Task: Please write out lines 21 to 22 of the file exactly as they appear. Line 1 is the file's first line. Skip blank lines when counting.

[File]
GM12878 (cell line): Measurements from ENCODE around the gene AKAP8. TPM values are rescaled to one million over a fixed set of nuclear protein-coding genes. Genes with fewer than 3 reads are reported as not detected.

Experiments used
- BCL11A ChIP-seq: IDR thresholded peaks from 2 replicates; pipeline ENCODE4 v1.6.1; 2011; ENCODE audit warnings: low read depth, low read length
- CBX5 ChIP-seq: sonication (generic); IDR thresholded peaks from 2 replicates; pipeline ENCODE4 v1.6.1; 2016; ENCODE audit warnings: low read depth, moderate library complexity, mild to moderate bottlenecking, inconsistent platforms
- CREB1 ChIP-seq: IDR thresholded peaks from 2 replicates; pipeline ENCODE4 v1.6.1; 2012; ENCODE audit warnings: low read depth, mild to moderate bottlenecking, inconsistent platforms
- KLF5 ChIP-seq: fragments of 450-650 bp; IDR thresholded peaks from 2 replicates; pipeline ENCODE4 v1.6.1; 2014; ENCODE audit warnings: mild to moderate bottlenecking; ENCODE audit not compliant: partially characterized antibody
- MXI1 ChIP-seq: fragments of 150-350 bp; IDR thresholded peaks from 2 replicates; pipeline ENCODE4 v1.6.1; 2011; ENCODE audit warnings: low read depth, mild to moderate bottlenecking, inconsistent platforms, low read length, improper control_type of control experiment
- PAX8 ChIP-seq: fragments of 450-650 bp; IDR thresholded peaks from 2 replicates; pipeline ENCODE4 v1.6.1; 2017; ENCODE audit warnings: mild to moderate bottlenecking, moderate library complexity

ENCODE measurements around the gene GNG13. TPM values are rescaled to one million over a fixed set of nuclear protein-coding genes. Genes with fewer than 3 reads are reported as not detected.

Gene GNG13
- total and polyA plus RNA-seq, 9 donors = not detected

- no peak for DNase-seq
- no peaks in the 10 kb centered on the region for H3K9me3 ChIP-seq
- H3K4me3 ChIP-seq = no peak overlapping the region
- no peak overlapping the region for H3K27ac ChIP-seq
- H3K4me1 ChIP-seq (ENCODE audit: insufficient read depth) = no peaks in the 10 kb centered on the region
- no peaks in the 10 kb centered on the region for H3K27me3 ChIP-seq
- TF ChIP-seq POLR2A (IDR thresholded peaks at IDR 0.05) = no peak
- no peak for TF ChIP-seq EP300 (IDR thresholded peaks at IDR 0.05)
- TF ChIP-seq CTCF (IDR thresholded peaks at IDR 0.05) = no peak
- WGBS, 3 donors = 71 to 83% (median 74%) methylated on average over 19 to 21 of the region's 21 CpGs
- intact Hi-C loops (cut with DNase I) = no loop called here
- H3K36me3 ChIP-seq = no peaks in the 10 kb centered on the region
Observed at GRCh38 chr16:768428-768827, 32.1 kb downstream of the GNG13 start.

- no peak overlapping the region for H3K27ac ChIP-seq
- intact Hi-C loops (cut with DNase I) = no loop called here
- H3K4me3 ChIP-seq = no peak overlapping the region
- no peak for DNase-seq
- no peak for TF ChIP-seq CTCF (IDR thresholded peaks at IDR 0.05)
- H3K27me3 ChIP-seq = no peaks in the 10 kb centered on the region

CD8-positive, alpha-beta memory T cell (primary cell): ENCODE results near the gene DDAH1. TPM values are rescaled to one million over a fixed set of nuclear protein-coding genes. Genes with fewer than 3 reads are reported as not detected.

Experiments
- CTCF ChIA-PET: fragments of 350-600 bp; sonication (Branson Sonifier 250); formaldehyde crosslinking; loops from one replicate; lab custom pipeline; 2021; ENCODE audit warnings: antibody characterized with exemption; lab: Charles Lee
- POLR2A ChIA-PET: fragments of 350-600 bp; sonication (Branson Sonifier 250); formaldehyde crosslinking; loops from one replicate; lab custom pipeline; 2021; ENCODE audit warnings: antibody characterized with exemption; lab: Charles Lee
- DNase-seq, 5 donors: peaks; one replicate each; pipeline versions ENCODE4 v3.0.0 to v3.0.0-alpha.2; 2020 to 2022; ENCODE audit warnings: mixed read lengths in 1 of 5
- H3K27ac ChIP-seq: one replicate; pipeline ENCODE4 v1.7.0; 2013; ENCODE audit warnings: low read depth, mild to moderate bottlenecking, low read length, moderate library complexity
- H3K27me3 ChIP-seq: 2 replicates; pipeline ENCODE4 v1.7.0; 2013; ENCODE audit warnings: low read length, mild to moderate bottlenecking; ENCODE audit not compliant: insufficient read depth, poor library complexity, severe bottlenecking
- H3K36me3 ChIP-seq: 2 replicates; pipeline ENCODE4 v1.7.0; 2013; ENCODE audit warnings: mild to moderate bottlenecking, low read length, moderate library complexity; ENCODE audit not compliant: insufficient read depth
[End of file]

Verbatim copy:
- WGBS, 3 donors = 71 to 83% (median 74%) methylated on average over 19 to 21 of the region's 21 CpGs
- intact Hi-C loops (cut with DNase I) = no loop called here